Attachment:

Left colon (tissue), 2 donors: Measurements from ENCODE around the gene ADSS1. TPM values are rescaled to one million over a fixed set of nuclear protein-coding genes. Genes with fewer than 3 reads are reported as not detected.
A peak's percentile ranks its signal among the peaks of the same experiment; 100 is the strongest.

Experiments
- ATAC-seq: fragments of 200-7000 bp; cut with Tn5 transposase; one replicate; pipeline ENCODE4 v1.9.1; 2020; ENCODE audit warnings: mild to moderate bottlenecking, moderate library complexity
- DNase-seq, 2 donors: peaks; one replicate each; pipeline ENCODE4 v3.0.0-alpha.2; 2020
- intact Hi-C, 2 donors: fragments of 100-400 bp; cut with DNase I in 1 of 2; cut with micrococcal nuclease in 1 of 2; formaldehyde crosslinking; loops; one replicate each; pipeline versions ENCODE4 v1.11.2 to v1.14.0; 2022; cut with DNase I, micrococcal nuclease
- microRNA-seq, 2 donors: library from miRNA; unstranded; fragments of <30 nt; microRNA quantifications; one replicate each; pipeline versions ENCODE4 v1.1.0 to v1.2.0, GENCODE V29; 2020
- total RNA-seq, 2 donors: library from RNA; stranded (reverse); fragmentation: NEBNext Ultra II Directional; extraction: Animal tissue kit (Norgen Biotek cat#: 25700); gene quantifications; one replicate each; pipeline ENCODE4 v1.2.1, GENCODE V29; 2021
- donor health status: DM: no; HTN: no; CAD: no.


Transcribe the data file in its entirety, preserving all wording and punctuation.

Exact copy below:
Left colon (tissue), 2 donors: Measurements from ENCODE around the gene ADSS1. TPM values are rescaled to one million over a fixed set of nuclear protein-coding genes. Genes with fewer than 3 reads are reported as not detected.
A peak's percentile ranks its signal among the peaks of the same experiment; 100 is the strongest.

Experiments
- ATAC-seq: fragments of 200-7000 bp; cut with Tn5 transposase; one replicate; pipeline ENCODE4 v1.9.1; 2020; ENCODE audit warnings: mild to moderate bottlenecking, moderate library complexity
- DNase-seq, 2 donors: peaks; one replicate each; pipeline ENCODE4 v3.0.0-alpha.2; 2020
- intact Hi-C, 2 donors: fragments of 100-400 bp; cut with DNase I in 1 of 2; cut with micrococcal nuclease in 1 of 2; formaldehyde crosslinking; loops; one replicate each; pipeline versions ENCODE4 v1.11.2 to v1.14.0; 2022; cut with DNase I, micrococcal nuclease
- microRNA-seq, 2 donors: library from miRNA; unstranded; fragments of <30 nt; microRNA quantifications; one replicate each; pipeline versions ENCODE4 v1.1.0 to v1.2.0, GENCODE V29; 2020
- total RNA-seq, 2 donors: library from RNA; stranded (reverse); fragmentation: NEBNext Ultra II Directional; extraction: Animal tissue kit (Norgen Biotek cat#: 25700); gene quantifications; one replicate each; pipeline ENCODE4 v1.2.1, GENCODE V29; 2021
- donor health status: DM: no; HTN: no; CAD: no.